Every day they took apart the city, and put it back together again. New Year’s Day was no different. They worked while dawn, then dusk, threaded the sky, to patch up narrow streets. Lamplighters, an urban mainstay heroicized by Maria Susanna Cummins’ fictional “Trueman Flint,” heaved up their wooden ladders to trim wicks and refill oil pans. Along with the dry-dirtman, city scavengers spread out to collect loose trash. The scene might have been Boston, Philadelphia, Charleston, New York, Baltimore, Cleveland, St. Louis—and set anytime from the Revolution to the Civil War. Newspaper carriers, mostly young boys, filtered along the avenues. Tucked in sheets of newsprint, the city’s youngest workers also carried on a curious tradition: the New Year’s address. A rhyming blend of local-color writing and cultural commentary, the New Year’s address recapped the past and looked ahead. Laden with ornamental tombstone borders and often draped over double columns, each address ended with a plea for an annual gratuity. Continue reading
Students of the early American republic: I urge you to apply to SHEAR 2016’s Graduate Research Seminars!
The program, which debuted last year, brings together grad students and senior faculty clustered around four “hot” themes in the field for an hour and a half or so of small-group discussion. Lunch is free. The sessions are open to current graduate students and those who earned a Ph.D. during the 2015-16 academic year. A one-page dissertation abstract is all it takes to apply. Best of all, this year’s lineup of topics and faculty is just as wonderful as 2015’s was. Continue reading
Today’s guest post comes from Jordan Smith, a PhD Candidate in Atlantic History at Georgetown University. His dissertation, “The Invention of Rum,” investigates the development and production of rum in the seventeenth and eighteenth-century Atlantic World.
Warning: This post contains graphic accounts of industrial accidents.
On a recent research trip to Barbados, I stopped by the Mount Gay Visitors Center. There, between tastes of a variety of rums, tour guides regaled me with a heroic tale of Barbados’s place in the invention of rum. Afterwards, I was handed a brochure which proclaimed Mount Gay to be “the rum that invented rum.” The reasoning for this marketing strategy is simple enough—Mount Gay is one of many distilleries that makes a financial killing off of linking their product to a happy history of ingenuity and originality. Yet accounts of eighteenth-century distillery disasters suggest that this invention and innovation of rum was often undergirded by shocking violence. Continue reading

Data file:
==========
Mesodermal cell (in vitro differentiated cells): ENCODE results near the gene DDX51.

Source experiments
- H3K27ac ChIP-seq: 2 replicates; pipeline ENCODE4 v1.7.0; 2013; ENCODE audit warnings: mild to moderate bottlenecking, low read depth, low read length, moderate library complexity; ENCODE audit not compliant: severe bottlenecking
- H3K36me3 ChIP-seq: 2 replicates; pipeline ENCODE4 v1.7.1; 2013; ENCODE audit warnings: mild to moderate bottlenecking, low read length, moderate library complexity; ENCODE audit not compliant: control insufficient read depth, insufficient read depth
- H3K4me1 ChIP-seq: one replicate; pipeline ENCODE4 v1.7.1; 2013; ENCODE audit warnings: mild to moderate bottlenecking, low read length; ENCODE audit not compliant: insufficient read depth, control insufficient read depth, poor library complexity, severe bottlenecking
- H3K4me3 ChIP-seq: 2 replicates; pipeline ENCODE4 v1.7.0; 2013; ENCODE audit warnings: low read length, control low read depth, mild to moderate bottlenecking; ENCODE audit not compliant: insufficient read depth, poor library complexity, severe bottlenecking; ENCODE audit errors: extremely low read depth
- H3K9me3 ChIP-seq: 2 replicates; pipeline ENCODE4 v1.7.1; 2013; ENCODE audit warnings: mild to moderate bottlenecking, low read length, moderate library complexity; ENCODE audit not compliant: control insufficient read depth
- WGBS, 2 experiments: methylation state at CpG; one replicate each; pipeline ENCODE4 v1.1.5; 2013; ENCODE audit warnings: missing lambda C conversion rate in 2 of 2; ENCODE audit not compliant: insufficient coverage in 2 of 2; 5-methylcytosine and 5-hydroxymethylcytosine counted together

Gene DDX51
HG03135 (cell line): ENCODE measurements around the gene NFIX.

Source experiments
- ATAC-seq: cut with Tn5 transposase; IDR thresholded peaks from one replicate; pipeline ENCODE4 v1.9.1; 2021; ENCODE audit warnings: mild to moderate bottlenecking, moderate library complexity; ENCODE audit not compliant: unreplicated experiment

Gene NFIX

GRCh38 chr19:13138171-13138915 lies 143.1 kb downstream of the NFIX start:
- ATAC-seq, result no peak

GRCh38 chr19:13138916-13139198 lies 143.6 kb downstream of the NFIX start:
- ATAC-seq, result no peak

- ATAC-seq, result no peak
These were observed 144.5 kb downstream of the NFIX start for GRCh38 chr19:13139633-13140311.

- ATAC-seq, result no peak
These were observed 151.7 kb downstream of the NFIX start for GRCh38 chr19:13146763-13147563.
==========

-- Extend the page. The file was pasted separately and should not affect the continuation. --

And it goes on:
Today’s guest post is from Nora Slonimsky, a doctoral candidate in history at the CUNY Graduate Center. Her dissertation is on the relationship between literary property and politics in the Early Republic. She has previously blogged for the New York Public Library. For the 2013-2014 academic year Nora was co-chair of the CUNY Early American Republic Seminar.
As most graduate students experience first-hand, the relationship between universities and unions can be complex. Our position as students, employees or a combination of the two varies largely by institution, particularly by whether or not our universities are public or private. However, if you’re a Division One football player with a potential NFL career in your future, the construct of a student-athlete underscores a specific question about the nature of labor in higher education. For those who participate in collegiate sports, are academic scholarships a privilege or a right, a special acknowledgement of their abilities on the field or a form of compensation for service to their institutions? Yet the tension between privileges and rights is as much about intellectual activity as it is about physical skills, dating all the way back to Andrew Law’s Privilege of 1781.
Today’s guest post comes from Peter Kotowski, a Dissertation Fellow at the McNeil Center for Early American Studies and a Ph.D. candidate at Loyola University Chicago. His research uses the lived experiences of indentured servants to explore Pennsylvania’s development within the Atlantic economy and the extent to which the colony was “the best poor man’s country.”
In the introduction to their 2008 edited collection, Class Matters, Simon Middleton and Billy G. Smith make the bold proclamation that “as a mode of historical analysis of early North America and the Atlantic World, class is dead – or so it has been reported for the last two decades.” The subsequent collection of essays makes a convincing case that class is not, in fact, dead. For Smith, this volume was merely a continuation of a decades-long commitment to class as a primary mode of analysis. It was in the spirit of Smith’s work that dozens of scholars converged on the McNeil Center for Early American Studies in Philadelphia from November 7-9 for what was affectionately dubbed “Billyfest.”